When I was in eighth grade, one of our English assignments was to write a biography of our future selves. I wrote about the restaurant that I was sure I’d have “when I grew up.”
By most definitions, at this point I’ve “grown up,” but I haven’t opened a restaurant—at least, not yet. However, I have managed to be involved in the food world in some way or another for the last twenty-five years, either as a caterer, teacher, or writer and publisher. I love to cook and eat and travel and write, and if I can make money doing any or all of those things, I’m happy.
My two kids and I live in a 1940s cottage in Northern California, on the same street as my parents and one of my sisters and her family. When my other sister and her family come from Park City, and my brother and his wife drive up from San Diego, we manage to fit sixteen people around an eight-person dining table. Holiday meals require a spreadsheet, and we make full use of the extra fridge in the garage.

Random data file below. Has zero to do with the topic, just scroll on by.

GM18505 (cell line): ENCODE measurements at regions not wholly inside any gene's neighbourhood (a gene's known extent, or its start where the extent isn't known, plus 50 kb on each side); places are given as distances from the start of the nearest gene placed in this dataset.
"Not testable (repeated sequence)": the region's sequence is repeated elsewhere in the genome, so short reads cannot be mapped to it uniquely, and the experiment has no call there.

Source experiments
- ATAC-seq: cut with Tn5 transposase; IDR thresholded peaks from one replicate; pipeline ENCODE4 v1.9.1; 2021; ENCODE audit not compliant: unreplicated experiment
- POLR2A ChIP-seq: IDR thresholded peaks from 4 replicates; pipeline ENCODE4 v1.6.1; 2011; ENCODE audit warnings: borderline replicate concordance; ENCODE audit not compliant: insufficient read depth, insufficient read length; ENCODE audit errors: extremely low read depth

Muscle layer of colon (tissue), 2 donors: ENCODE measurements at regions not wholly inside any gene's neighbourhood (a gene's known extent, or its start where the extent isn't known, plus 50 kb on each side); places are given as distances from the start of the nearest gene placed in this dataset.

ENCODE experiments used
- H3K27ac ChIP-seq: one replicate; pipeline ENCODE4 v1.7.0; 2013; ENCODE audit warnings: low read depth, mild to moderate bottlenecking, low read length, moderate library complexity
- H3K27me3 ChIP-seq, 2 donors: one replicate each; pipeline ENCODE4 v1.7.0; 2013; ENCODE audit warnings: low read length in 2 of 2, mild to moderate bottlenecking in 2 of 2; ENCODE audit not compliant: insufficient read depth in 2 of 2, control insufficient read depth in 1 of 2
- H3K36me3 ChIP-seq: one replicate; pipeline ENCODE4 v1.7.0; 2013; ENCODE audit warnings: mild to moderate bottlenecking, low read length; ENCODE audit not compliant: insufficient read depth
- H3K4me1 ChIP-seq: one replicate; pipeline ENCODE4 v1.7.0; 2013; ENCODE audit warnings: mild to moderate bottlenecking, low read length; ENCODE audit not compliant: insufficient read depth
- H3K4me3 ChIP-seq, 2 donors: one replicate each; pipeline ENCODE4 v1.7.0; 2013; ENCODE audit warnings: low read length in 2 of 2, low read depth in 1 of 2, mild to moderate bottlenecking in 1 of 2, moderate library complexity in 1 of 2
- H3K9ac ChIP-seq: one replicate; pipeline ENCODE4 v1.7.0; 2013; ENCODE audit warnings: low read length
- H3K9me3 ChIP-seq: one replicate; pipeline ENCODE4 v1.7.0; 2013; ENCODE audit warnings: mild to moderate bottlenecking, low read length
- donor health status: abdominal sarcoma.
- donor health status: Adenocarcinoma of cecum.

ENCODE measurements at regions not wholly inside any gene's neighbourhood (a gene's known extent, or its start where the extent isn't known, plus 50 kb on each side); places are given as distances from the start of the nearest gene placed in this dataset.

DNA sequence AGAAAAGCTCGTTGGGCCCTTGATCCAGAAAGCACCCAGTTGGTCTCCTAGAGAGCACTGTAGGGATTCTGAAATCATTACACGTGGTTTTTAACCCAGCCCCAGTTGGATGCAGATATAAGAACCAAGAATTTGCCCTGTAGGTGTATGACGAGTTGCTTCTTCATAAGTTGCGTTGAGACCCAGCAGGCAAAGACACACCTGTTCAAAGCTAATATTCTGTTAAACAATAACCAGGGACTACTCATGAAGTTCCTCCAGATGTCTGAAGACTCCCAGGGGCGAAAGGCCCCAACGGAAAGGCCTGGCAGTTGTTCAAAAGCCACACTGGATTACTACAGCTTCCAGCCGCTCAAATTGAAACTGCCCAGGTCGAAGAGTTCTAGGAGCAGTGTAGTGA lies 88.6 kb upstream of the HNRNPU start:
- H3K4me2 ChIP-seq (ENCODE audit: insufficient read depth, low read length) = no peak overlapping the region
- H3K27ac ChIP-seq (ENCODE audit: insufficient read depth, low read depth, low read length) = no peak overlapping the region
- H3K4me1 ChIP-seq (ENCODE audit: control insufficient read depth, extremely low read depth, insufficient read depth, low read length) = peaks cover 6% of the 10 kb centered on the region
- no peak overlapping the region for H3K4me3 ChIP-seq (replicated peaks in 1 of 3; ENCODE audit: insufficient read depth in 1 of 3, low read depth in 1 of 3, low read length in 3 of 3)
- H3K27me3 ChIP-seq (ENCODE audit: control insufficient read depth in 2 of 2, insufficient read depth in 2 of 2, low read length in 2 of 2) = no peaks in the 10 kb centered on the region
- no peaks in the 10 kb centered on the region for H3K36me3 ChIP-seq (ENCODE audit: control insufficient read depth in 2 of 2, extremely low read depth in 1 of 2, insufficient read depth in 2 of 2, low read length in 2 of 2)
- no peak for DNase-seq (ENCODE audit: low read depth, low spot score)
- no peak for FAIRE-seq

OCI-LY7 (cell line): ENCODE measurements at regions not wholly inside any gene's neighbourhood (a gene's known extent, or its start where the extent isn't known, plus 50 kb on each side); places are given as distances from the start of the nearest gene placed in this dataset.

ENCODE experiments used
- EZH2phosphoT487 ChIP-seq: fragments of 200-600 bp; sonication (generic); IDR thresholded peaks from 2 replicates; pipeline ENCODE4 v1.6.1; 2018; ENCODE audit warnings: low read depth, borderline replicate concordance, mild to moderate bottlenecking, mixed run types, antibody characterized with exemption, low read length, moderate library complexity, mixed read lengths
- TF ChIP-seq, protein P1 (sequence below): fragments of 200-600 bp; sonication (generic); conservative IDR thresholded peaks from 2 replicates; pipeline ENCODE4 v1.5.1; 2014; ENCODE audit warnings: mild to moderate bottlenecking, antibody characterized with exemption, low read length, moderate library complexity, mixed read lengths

Every Tuesday I cook soup, salad, and bread for a group of friends. Corn chowder with green chiles in the fall; chicken, mushroom and barley in the winter; Thai yellow curry with asparagus and peas in the spring. Shopping at the farmer’s market is one of the highlights of my week, not just for the fruits and vegetables, but because I love my weekly visits with my favorite farmers.
I believe that food should be made from real ingredients that were grown, raised, or produced without weird chemicals. I believe in vegetables, and I also believe in fat, and sugar, and salt. I believe that anyone can cook well. I believe that food connects us to the land, to the seasons, and to each other.
Above all, I believe that food should be delicious. Otherwise, what’s the point?